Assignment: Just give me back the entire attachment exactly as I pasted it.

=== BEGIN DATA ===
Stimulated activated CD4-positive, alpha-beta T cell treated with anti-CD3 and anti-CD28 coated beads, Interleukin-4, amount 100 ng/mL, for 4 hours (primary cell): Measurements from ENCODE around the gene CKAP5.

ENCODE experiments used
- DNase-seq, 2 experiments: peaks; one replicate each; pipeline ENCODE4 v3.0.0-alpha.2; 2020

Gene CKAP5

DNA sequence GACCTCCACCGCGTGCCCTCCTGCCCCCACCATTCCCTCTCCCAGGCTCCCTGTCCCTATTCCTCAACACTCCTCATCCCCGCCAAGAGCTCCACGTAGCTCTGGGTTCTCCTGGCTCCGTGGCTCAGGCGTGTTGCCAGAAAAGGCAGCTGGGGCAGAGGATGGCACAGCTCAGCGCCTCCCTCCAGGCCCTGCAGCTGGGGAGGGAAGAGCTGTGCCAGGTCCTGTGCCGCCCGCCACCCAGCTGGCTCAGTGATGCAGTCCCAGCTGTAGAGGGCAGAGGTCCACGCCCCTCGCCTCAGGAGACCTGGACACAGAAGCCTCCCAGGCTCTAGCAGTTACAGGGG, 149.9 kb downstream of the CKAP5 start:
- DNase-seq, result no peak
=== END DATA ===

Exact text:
Stimulated activated CD4-positive, alpha-beta T cell treated with anti-CD3 and anti-CD28 coated beads, Interleukin-4, amount 100 ng/mL, for 4 hours (primary cell): Measurements from ENCODE around the gene CKAP5.

ENCODE experiments used
- DNase-seq, 2 experiments: peaks; one replicate each; pipeline ENCODE4 v3.0.0-alpha.2; 2020

Gene CKAP5

DNA sequence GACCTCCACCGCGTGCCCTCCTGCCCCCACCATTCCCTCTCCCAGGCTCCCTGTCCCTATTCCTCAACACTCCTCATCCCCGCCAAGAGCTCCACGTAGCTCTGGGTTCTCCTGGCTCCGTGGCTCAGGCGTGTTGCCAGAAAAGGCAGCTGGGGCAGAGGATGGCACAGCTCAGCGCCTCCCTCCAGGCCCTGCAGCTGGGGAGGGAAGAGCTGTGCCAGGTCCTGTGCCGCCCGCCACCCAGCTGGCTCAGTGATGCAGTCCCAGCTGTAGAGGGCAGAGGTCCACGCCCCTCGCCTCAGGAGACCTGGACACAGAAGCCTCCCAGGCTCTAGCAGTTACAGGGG, 149.9 kb downstream of the CKAP5 start:
- DNase-seq, result no peak